Kosovo votes to create national army over Serb objections
Serbia do not recognise Kosovo’s independence and has blocked the move in the past
Kosovo prime minister Ramush Haradinaj. Photograph: Armend Nimani/AFP/Getty Images
Parliament in Kosovo, which relies on NATO troops for its protection, voted on Thursday to set up a 5,000-strong national army though its Serb minority said the move was illegal.
Serb deputies, backed by Belgrade which does not recognise Kosovo’s independence, have blocked any such move in the past saying creation of a national army required a change to the constitution.
The US-led NATO alliance, which has 4,000 troops in the Balkan country, has also in the past urged Kosovo not to create a national army unless the constitution was amended with the support of the Serb minority.
But three laws, promoted by the Kosovo government and passed on a first reading by a parliamentary vote on Thursday, upgraded the mandate of the lightly-armed domestic Kosovo Security Force (KSF) to transform into an army – something which the government said bypassed the need to make changes to the constitution.
The nationalist-dominated government tried to create a national army last year but were stymied by the refusal of Serb politicians to agree to a change in the constitution.
The draft laws were supported on Thursday by 98 deputies in the 120-seat parliament, though the vote was boycotted by the legislature’s 11 Serb deputies. Approval in a second reading in a few days time is required for the laws to be passed.
“The three laws have one task, to protect the territorial integrity of Kosovo, to protect the citizens of all communities in Kosovo,” prime minister Ramush Haradinaj said before the vote.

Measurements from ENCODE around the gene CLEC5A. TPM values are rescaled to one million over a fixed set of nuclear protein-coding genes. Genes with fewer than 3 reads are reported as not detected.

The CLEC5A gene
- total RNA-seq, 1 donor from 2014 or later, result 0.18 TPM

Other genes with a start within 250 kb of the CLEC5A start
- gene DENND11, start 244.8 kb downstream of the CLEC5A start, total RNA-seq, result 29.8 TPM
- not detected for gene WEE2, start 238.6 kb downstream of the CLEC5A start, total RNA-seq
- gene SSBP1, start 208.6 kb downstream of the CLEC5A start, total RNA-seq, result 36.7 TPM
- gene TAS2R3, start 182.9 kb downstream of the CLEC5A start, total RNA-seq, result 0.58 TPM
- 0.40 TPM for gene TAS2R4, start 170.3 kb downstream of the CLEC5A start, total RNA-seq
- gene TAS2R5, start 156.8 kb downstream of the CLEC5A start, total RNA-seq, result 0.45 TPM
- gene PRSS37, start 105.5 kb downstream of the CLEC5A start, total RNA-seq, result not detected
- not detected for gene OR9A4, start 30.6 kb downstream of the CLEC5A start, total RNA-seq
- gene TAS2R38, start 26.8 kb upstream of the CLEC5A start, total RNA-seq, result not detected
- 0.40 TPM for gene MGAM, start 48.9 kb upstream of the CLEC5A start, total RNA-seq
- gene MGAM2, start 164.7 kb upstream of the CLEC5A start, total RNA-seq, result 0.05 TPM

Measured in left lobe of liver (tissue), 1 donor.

The landlocked Balkan territory of 1.8 million, which declared independence in 2008, is still guarded by stationed NATO troops nearly two decades after the end of the war.
NATO moved into the fledgling state in June 1999 following weeks of air strikes to halt the killing and expulsion of ethnic Albanian civilians by Serbian forces fighting a two-year counter-insurgency after the break-up of Yugoslavia.
The United States and most of the European Union member states recognise Kosovo. But objections by permanent Security Council members Russia and China which back Serbia in not accepting Kosovo’s statehood prevent it from being a member of the United Nations.
The draft laws envisage an army of 5,000 active soldiers and 3,000 reservists. The present KSF security force is a lightly armed, 2,500-strong force trained by NATO and tasked with crisis response, civil protection and ordinance disposal.
NATO says it has no plans to leave the territory just now, but it suggested that any change to the status of the KSF might lead to a reduction in its forces there.
“Any change in the structure, mandate and mission of the Kosovo Security Forces is for the Kosovo authorities to decide,” a NATO official told Reuters in an e-mailed answer.
“NATO supports the Kosovo Security Force under its current mandate. Should this mandate evolve, the North Atlantic Council will have to re-examine the level of NATO’s engagement in Kosovo. We cannot predict decisions by the North Atlantic Council.” – Reuters